I graduated from college with a degree in Creative Writing. When I initially enrolled in the program, I stood out from the other would-be writers around me. They had dreams of writing the next great American novel, a la Hemingway or Faulkner. I, on the other hand, wanted to see my name on the cover of a red smutty Harlequin novel. Nothing fancy for me—I wanted to write pure fun!
Fast forward a few years from college, and I’m doing anything but writing for Harlequin. Sure I still have the passion, but little things like paying for student loans, maintaining a house, and keeping food on the table have required me to be more realistic about my career. While I’m very happy with where my life is at now, I still sometimes feel a little twinge when I read phrases like “recently graduated from blah blah with a degree in creative writing” on a debut author’s book jacket. Yes, jealousy green is not the best color on me, but I can’t help feeling that way.
Jealousy is replaced by awe, though, when I read a book by an author who is able to completely captivate me from beginning to end, and never let me fully catch my breath. Veronica Roth and her debut Divergent are one such author and book pair. Her take on a dystopian future with a YA twist is a thrill ride, and I loved every minute!
Beatrice Prior has reached a very important milestone: she’s at her choosing day, where she must decide if she wants to stay in her faction or move to another one. Beatrice was born into Abnegation, a faction which believes in selflessness above anything else. Her other options are, Amity believes in kindness, Erudite believes in intelligence, Candor believes in honesty, and Dauntless believes in bravery. If she doesn’t choose a faction, or gets kicked out of the one she does choose, Beatrice will end up factionless, living a poor life doing menial labor.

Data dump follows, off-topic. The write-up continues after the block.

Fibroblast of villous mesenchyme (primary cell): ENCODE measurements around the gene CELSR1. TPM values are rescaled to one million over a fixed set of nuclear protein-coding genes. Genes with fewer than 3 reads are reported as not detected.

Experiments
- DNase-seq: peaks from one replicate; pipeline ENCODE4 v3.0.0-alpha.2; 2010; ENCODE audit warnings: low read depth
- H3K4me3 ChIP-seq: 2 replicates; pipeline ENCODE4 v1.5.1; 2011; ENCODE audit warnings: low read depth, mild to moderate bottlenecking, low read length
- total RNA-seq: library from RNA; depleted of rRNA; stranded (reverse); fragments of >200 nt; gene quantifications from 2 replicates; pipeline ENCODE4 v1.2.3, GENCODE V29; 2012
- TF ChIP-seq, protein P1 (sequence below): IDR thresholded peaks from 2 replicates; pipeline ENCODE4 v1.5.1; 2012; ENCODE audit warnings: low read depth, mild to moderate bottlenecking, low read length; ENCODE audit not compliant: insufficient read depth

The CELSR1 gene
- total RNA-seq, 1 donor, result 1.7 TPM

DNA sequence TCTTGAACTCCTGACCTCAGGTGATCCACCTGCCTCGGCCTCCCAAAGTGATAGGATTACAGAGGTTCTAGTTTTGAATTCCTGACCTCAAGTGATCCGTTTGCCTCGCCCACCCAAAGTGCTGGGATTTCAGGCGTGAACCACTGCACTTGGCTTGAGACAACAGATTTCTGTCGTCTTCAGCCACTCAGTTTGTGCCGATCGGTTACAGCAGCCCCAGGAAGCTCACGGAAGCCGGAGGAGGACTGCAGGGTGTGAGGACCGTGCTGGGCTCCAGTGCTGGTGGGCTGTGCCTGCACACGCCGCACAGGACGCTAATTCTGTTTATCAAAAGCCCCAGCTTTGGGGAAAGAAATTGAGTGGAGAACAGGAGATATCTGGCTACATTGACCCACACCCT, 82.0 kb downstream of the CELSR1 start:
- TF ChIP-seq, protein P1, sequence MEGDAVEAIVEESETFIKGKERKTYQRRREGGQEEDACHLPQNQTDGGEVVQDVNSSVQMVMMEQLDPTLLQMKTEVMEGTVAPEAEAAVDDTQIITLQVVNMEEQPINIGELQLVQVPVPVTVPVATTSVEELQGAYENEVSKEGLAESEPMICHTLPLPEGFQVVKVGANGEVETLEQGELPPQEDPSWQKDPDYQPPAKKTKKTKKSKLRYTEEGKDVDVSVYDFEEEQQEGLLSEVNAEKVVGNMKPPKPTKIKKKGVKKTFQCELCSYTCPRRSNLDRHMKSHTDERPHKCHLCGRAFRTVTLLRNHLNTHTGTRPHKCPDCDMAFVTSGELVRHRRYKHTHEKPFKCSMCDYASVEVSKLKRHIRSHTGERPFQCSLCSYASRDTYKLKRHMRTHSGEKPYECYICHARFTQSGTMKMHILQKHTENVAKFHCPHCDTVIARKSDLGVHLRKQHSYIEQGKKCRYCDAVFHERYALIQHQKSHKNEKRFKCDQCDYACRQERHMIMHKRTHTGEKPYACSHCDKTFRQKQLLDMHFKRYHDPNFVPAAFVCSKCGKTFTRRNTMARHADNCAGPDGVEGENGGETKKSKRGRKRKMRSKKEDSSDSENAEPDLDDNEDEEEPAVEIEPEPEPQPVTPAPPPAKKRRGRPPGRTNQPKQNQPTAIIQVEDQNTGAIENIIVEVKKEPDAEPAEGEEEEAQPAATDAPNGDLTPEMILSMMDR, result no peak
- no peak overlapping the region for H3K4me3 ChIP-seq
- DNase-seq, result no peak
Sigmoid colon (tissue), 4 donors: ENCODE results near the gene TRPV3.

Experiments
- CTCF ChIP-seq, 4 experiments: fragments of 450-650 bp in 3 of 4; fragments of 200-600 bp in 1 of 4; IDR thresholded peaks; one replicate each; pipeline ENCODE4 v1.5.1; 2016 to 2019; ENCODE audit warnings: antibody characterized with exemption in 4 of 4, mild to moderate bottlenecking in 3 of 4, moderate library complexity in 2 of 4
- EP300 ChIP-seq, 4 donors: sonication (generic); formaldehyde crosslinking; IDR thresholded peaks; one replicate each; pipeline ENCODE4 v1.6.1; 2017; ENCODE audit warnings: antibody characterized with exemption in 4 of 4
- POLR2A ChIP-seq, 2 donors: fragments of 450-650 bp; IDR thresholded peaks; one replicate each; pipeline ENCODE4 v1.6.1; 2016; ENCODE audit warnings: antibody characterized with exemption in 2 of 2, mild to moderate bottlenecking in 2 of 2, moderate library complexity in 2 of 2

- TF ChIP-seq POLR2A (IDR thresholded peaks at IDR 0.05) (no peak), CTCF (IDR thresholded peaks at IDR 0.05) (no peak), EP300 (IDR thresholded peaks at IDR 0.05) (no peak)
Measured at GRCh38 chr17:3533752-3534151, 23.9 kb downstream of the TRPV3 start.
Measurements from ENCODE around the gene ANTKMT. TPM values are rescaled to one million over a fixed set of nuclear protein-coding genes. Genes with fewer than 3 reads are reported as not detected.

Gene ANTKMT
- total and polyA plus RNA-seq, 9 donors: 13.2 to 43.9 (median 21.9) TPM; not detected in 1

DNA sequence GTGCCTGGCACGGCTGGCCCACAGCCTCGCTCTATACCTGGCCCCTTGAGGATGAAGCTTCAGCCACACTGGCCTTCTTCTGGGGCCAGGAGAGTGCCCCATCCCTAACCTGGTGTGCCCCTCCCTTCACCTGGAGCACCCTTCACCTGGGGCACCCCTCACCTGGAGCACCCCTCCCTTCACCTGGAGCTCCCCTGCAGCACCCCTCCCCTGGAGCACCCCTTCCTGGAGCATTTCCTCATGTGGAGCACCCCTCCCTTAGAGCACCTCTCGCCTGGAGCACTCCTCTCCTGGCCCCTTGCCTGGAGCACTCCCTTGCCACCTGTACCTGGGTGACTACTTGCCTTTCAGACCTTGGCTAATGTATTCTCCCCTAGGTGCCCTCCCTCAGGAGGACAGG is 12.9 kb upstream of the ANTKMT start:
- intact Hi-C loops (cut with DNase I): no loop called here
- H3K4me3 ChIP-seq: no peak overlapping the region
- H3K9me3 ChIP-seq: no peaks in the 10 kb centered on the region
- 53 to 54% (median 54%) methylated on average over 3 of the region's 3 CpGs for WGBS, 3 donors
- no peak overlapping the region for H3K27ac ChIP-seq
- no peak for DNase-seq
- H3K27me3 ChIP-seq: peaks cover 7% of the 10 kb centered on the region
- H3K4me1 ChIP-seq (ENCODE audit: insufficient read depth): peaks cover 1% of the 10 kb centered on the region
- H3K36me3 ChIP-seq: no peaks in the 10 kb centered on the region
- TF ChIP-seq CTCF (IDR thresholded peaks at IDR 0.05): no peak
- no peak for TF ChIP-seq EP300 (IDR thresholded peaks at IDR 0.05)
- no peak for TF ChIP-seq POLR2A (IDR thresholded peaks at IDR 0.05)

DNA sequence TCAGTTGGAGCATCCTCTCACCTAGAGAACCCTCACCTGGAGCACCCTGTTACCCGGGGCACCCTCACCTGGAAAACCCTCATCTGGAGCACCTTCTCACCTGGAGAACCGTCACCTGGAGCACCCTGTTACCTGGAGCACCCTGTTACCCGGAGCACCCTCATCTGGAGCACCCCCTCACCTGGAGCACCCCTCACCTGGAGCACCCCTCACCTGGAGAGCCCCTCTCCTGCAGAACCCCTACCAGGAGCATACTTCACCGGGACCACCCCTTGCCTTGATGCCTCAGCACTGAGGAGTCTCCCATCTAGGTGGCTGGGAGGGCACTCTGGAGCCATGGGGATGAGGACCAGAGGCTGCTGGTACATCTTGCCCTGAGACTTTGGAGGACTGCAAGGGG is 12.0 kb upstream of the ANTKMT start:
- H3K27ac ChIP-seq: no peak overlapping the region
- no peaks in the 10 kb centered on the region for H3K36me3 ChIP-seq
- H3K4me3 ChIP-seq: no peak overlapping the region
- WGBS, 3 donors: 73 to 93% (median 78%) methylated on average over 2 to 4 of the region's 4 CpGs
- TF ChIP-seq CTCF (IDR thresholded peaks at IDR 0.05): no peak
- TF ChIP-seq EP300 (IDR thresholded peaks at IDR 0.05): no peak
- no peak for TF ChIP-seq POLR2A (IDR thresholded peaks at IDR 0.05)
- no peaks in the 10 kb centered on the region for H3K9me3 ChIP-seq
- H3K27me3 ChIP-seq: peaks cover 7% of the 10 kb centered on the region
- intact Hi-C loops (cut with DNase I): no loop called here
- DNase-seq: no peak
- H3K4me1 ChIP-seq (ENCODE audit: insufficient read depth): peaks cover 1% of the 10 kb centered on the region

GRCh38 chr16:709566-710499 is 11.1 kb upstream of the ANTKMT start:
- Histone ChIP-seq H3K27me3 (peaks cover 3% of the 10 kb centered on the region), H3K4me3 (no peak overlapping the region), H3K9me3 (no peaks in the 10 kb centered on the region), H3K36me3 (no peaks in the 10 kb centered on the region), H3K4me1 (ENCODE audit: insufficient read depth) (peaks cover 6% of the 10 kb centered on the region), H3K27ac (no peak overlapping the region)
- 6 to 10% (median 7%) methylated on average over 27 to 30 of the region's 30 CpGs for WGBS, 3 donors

At her test day, Beatrice discovers she’s a “Divergent.” She’s told never to tell anyone that result as it could be dangerous, but she isn’t told why. During the Choosing Ceremony, Beatrice surprises even herself by abandoning her Abnegation family and going to the Dauntless faction. There, she changes her name and becomes Tris. Even though she tries to be brave, including being the first one to attempt an initiation ritual, she sometimes finds herself having trouble adjusting to the new life style.
Four, one of the recruit trainers, plays hot and cold with Tris. Some days he’s really there for her, helping her learn her way in a strange place. Other days he pulls away from her, acting as if he can’t stand her. The other recruits aren’t all friendly with Tris either, some disliking her because her scores keep her near the top of the leader board and others jealous of the attention she gets from Four.
As if learning how to be in a new faction wasn’t enough pressure, Tris soon learns things aren’t exactly what they seem in their world. She attempts to figure out exactly what’s going on, and is eventually able to recruit Four to her side. Their relationship grows, and she finds herself caring for her teacher.
There’s so many more twist and turns in this book, but to talk about them would give away key plot points that are exciting to learn along the way. All I’ll say is this is the start of a trilogy, and you’ll definitely be left ready to see how the story continues.
My favorite character in the book was Four—he was complex, fully developed, and likeable, even when being unlikeable. There were scenes were I felt very attracted to him, and understood the draw Tris felt toward him. There were also scenes were I felt so much pain for him it was almost unbearable, but seeing him come through it was exciting.
I really enjoyed Divergent and I’m definitely looking forward to the rest of the trilogy. I have an idea of how I’d like to see Tris’ story progress, but I have a feeling the path Veronica Roth plans on taking is even better than what I’m envisioning!
To learn more about Veronica Roth, check out the author interview I did with her at http://brodartvibe.wordpress.com/2011/04/27/author-interview-3/